# properties of the zero vector

• Feb 21st 2008, 05:14 AM
billym
properties of the zero vector
Is a point "P" on a plane considered a zero vector, PP, or is there a difference between a single point and a zero vector?

Can there be a polar representation of a single point? If so, would it be <0> ?
• Feb 21st 2008, 08:15 AM
Soroban
Hello, billym!

Interesting . . . "Zero" always raises strange questions.

Quote:

Is a point $\displaystyle P$ on a plane considered a zero vector, $\displaystyle \overrightarrow{PP}$
or is there a difference between a single point and a zero vector?

There is always a difference between a point and a vector.

The point might be $\displaystyle (2,3)$ and the zero vector is: .$\displaystyle \langle 0,0\rangle$

Quote:

Can there be a polar representation of a single point?
If so, would it be $\displaystyle \langle 0\rangle$ ?

If you referring to the pole (origin), the polar coordinates are: .$\displaystyle (0,\theta)$
. . where the 'magnitude' is 0 $\displaystyle (r=0)$ and $\displaystyle \theta$ can be any angle.

Other points have coordinates such as: .$\displaystyle \left(2,\,\frac{\pi}{6}\right)$

• Feb 21st 2008, 09:06 AM
billym
I'm still confused... what would be the polar representation of of a point with coordinates (-3,4)?
• Feb 21st 2008, 09:12 AM
bobak
Quote:

Originally Posted by billym
I'm still confused... what would be the polar representation of of a point with coordinates (-3,4)?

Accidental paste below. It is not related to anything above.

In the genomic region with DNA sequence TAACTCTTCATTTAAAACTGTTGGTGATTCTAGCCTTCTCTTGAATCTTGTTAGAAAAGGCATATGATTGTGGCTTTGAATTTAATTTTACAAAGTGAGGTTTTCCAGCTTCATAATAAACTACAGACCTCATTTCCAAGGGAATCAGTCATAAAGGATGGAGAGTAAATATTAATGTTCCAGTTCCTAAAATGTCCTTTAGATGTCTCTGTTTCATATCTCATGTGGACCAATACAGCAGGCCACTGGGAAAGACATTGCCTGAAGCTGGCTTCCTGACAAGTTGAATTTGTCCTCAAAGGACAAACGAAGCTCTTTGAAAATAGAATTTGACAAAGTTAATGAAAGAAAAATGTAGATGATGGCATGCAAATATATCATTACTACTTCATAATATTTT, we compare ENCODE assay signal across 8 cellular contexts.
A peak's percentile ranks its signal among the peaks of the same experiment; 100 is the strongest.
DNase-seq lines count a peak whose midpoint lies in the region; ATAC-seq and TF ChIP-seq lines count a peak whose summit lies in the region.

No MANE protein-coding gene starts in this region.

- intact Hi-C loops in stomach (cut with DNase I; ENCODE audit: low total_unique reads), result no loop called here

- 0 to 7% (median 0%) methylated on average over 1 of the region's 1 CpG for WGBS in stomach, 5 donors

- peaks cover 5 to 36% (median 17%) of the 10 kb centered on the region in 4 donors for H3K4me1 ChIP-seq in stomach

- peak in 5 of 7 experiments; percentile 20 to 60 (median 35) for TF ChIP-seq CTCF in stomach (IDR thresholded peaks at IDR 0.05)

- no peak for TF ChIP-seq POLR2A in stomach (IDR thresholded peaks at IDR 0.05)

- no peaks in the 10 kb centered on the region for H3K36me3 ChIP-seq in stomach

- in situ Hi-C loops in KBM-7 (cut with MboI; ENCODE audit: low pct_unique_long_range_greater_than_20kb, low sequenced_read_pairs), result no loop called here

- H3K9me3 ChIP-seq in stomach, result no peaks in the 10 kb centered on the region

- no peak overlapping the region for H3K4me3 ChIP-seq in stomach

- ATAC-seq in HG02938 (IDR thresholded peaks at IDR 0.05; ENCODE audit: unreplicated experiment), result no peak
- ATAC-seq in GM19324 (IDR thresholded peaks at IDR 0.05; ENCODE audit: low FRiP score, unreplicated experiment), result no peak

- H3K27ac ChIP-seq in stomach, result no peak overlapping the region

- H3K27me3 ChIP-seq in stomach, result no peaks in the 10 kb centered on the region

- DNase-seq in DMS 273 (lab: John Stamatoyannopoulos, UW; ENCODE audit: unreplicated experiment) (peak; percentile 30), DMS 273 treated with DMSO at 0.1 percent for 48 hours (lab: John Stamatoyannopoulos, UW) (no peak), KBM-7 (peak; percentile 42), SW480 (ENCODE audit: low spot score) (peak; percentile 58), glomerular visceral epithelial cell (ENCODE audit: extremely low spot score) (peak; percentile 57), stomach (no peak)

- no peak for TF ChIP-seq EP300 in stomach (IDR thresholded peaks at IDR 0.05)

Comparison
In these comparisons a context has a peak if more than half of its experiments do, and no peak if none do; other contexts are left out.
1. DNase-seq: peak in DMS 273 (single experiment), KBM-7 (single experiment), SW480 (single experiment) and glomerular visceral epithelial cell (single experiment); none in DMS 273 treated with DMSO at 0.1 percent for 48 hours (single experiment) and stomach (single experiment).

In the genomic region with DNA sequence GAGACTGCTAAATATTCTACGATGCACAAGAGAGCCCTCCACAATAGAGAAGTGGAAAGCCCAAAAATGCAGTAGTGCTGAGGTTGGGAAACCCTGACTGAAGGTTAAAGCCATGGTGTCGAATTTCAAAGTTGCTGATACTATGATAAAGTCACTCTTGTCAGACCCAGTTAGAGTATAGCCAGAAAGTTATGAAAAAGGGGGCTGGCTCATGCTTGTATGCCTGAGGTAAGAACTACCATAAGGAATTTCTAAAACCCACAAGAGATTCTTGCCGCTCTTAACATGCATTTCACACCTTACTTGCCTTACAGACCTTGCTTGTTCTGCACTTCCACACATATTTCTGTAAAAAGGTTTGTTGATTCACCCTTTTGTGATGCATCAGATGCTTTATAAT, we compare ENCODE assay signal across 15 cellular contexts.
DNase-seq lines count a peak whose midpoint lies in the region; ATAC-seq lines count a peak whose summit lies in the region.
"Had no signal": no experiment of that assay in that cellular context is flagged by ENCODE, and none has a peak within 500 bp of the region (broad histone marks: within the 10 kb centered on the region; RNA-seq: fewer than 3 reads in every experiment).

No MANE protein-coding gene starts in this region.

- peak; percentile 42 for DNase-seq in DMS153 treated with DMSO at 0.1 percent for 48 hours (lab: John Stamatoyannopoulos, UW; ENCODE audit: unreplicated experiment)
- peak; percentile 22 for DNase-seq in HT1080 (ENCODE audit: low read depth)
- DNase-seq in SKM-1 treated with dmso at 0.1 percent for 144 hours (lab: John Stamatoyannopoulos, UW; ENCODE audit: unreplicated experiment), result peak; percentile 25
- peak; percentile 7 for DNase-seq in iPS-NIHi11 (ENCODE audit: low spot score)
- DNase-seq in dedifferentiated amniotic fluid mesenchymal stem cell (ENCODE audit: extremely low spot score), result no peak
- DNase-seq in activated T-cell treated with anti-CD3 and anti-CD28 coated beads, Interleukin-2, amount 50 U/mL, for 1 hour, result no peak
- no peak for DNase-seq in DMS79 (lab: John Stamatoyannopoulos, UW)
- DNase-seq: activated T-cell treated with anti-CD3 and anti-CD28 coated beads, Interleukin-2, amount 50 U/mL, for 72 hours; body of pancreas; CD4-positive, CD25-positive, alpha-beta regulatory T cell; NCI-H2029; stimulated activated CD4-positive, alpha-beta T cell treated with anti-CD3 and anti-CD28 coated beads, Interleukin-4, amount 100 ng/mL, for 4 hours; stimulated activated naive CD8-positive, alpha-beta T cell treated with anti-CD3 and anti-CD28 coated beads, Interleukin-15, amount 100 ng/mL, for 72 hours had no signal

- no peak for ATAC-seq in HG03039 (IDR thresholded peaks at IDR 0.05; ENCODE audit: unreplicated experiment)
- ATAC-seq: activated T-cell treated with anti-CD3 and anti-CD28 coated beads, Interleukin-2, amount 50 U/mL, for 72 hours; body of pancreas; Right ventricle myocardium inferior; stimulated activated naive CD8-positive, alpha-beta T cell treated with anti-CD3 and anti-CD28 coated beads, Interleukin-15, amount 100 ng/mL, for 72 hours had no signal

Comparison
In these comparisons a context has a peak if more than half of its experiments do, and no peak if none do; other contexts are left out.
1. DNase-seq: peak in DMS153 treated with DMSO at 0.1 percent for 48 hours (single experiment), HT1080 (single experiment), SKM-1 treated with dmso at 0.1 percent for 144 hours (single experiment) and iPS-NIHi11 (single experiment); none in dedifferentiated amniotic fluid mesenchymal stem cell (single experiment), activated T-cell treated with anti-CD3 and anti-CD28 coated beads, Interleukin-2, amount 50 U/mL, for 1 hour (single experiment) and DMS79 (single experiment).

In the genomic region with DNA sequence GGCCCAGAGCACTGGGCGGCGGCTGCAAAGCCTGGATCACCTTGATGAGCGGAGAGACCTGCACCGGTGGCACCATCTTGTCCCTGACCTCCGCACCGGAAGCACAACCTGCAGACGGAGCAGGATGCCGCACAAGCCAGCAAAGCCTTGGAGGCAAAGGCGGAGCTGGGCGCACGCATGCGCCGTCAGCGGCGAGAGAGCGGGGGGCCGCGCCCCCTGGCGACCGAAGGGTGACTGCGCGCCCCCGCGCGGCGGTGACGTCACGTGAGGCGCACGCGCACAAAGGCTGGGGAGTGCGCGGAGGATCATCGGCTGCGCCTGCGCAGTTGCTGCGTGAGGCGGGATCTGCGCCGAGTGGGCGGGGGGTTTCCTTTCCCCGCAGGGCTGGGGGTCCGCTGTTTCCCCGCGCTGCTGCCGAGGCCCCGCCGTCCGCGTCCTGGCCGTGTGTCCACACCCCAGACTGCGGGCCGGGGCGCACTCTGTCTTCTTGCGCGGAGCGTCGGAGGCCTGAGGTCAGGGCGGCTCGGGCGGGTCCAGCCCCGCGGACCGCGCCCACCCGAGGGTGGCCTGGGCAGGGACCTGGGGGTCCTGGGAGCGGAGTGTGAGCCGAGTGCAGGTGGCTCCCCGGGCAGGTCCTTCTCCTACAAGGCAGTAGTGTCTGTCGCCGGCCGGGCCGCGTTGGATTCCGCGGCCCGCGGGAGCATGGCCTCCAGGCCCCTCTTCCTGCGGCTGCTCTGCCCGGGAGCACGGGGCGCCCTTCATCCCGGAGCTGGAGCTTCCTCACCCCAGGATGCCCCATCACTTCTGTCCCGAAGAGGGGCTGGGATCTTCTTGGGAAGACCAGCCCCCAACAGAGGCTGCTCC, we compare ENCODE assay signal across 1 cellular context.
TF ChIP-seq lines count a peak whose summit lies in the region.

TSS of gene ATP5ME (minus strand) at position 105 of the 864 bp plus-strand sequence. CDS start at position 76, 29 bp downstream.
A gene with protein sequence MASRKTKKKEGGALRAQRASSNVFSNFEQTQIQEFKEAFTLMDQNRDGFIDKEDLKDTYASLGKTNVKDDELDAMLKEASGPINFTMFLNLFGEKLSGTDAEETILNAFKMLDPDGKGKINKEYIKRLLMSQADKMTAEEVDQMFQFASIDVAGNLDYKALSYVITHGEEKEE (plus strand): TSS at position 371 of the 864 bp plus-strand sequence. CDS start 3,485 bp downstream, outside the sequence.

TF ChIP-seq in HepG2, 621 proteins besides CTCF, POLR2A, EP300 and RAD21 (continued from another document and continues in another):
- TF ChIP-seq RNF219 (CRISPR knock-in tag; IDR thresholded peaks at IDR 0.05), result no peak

$\displaystyle x = r \cos \theta$
$\displaystyle y = r \sin \theta$

If you want to switch form Cartesian to Polar

note that $\displaystyle x^2 + y^2 = r^2$
• Feb 21st 2008, 09:23 AM
billym
In terms of direction, do you treat the point as if it were a position vector, and then just state the magnitude as zero?
• Feb 21st 2008, 09:35 AM
Plato
It would be quite fair if someone argued that yours is a philosophical rather than a mathematical question.
Vectors are hybrid objects in that a vector has both length and direction.
Here is a quotation from Melvin Hausner, a geometer at NYU, “The vector $\displaystyle \overrightarrow {PP}$ will be designated by 0 (read: zero, or the zero vector, depending on how fussy you are.) Thus $\displaystyle \overrightarrow {PA} = 0$ is a way of writing $\displaystyle P = A$.”

To answer your other question: $\displaystyle \left( { - 3,4} \right) \equiv \left( {5,\pi + \arctan \left( {\frac{{ - 4}}{3}} \right)} \right)$.
• Feb 21st 2008, 09:55 AM
billym
but I'm trying to find the polar representation of just a point (-3,4), how could a point have magnitude of 5?
• Feb 21st 2008, 10:15 AM
bobak
Quote:

Originally Posted by billym
but I'm trying to find the polar representation of just a point (-3,4), how could a point have magnitude of 5?

Spend some time reading this, Polar coordinate system - Wikipedia, the free encyclopedia